Patricia Thornley works in assessing the environmental, economic and social imapcts of renewable energy technologies, particularly bioenergy systems. She has experience of working in the commercial sector in power generation as well as in academia. She leads the EPSRC SUPERGEN Bioenergy hub (www.supergen-bioenergy.net) and is editor-in-chief of the Elsevier journal Biomass and Bioenergy.
Areas of Expertise (5)
University of Ulster: DPhil, Environmental Engineering Technology/Environmental Technology 1996
Durham University: BSc, Physics 1993
- Biomass & Bioenergy : Editor-in-Chief
Media Appearances (4)
‘What is needed to tackle the climate emergency, and who is responsible?’
The Conversation online
An emergency is a situation where we need to act fast in order to prevent catastrophic consequences – like rushing to stop a child running in front of a bus, mobilising fire fighters to put out a forest fire, or intercepting a lorry smuggling explosives for a planned attack.
Aim to drastically cut waste burned at Tyseley incinerator - dubbed city's 'largest CO2 emitter'
Birmingham Live online
Report co-author Professor Patricia Thornley, director of the Energy and Bioproducts Research Institute (EBRI) at Aston University said the minimum timescale for when this could happen would be five years.
Plants Will Get Boost From Rising CO2 Emissions but Only for Another 80 Years, Scientists Warn
Professor Patricia Thornley, director of the Energy and Bioproducts Research Institute at the U.K.'s Aston University, who did not work on the research, told Newsweek: "One of the issues raised in the report is that the key constraint on achieving this enhanced biomass growth is the availability of nitrogen (primarily) and phosphorus (secondary).
India’s bold move towards emission control
Power Technology online
Nevertheless, as Patricia Thornley, director of European Bioenergy Research Industry at Aston University in the UK, points out, co-firing is a quick and relatively painless way to reduce coal-fired power plant emissions.
Environmental trade-offs associated with bioenergy from agri-residues in sub-tropical regions: A case study of the Colombian coffee sectorBiomass and Bioenergy
The coffee sector generates vast amounts of residues along its value chain. Crop residues, like coffee stems, are burned in the field, used for domestic cooking or coffee drying in processing plants having significant environmental and health implication to rural communities. This research investigated the environmental impacts of replacing current practices with modern bioenergy applications in the Colombian coffee sector.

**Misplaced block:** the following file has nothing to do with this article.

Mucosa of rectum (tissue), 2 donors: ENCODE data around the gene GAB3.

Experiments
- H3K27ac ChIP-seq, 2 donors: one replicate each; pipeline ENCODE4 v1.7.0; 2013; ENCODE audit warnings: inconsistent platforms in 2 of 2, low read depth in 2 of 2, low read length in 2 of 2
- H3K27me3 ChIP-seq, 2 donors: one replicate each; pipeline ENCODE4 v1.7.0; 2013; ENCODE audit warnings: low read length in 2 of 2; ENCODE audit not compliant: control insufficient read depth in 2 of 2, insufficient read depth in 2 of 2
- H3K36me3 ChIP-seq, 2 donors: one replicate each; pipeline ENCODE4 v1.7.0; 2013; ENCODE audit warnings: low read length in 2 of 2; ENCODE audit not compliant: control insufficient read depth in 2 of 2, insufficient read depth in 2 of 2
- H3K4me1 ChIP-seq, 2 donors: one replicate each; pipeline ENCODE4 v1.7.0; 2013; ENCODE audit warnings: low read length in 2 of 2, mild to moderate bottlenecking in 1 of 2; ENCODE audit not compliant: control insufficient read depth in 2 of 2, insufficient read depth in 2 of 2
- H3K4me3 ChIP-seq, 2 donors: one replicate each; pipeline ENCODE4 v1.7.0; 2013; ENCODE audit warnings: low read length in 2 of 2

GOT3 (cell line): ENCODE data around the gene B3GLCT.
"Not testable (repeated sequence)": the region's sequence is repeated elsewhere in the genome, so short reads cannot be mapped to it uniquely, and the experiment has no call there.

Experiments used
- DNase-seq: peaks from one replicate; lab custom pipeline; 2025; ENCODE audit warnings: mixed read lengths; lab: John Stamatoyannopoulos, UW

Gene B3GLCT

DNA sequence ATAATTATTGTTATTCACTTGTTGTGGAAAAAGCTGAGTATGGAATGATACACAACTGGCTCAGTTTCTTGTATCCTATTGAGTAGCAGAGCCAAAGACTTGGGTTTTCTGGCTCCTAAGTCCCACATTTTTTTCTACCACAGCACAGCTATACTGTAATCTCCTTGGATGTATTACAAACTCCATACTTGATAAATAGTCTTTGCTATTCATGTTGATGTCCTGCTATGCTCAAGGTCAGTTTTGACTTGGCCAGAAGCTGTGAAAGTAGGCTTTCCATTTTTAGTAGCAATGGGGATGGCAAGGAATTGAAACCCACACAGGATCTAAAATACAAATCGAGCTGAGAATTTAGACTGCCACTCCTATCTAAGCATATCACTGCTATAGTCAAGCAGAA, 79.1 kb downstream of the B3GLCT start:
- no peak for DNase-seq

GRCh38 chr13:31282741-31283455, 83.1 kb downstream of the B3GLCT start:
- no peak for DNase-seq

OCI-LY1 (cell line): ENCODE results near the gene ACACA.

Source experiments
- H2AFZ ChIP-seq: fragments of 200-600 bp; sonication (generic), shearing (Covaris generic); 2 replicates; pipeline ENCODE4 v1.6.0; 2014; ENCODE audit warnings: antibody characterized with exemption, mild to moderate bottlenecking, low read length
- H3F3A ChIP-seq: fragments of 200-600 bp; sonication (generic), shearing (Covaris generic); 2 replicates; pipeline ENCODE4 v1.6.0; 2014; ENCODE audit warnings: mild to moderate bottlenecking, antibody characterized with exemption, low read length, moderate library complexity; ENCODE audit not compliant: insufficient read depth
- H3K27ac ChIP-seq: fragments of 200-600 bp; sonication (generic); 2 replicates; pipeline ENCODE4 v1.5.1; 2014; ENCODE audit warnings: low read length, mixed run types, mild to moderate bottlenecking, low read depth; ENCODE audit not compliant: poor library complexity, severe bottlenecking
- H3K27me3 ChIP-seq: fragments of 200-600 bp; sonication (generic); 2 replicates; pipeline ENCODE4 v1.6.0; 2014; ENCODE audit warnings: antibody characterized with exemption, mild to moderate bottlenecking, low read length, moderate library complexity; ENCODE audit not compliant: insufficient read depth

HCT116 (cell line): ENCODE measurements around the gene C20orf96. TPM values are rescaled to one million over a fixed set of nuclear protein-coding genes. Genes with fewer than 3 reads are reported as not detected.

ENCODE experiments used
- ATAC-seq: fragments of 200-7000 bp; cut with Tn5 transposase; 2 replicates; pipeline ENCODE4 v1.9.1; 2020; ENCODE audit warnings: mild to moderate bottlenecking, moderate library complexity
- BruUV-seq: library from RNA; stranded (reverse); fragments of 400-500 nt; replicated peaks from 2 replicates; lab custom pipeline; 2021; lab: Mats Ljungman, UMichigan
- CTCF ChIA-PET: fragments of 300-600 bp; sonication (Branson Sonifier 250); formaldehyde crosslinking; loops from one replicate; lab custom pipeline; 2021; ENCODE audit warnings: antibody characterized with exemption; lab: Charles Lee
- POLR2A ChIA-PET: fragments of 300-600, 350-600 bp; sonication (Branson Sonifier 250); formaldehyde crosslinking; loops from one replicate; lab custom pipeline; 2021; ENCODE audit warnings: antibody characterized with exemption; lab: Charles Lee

(Stop) burning for biogas. Enabling positive sustainability trade-offs with business models for biogas from rice strawBiomass and Bioenergy
Rice is the main agricultural crop in the Philippines and central to the country's food security. One main challenge of rice farming is the management of the straw after harvest. With limited uses, the rice straw is currently burned or in some cases incorporated with significant environmental impacts. However, it can be an important feedstock for sustainable bioenergy and support energy access in the Philippines.
A review of the role of bioenergy modelling in renewable energy research & policy developmentBiomass and Bioenergy
Transition towards renewable low carbon energy is a fundamental element of climate change mitigation, energy from biomass technologies are targeted within many country's decarbonisation strategies. Decision makers globally face many challenges developing strategies to drive this transition; models are increasingly used to road-test policy interventions before their implemented. A Bioenergy Literature Database was developed of 124,285 papers published 2000–2018.
The potential of coffee stems gasification to provide bioenergy for coffee farms: a case study in the Colombian coffee sectorBiomass Conversion and Biorefinery
The coffee industry constitutes an important part of the global economy. Developing countries produce over 90% of world coffee production, generating incomes for around 25 million smallholder farmers. The scale of this industry poses a challenge with the generation of residues along with the coffee cultivation and processing chain. Coffee stems, obtained after pruning of coffee trees, are one of those abundant and untapped resources in the coffee supply chain.
Understanding the timing and variation of greenhouse gas emissions of forest bioenergy systemsBiomass and Bioenergy
Forest-based bioenergy plays an important role in climate mitigation for limiting global mean temperature increase to below 2 °C. The greenhouse gas (GHG) impact of three forest-based bioenergy systems from the USA, Canada and Spain supplying wood pellets for electricity in the UK were evaluated by conducting lifecycle assessments and forest carbon modelling of the three forest systems.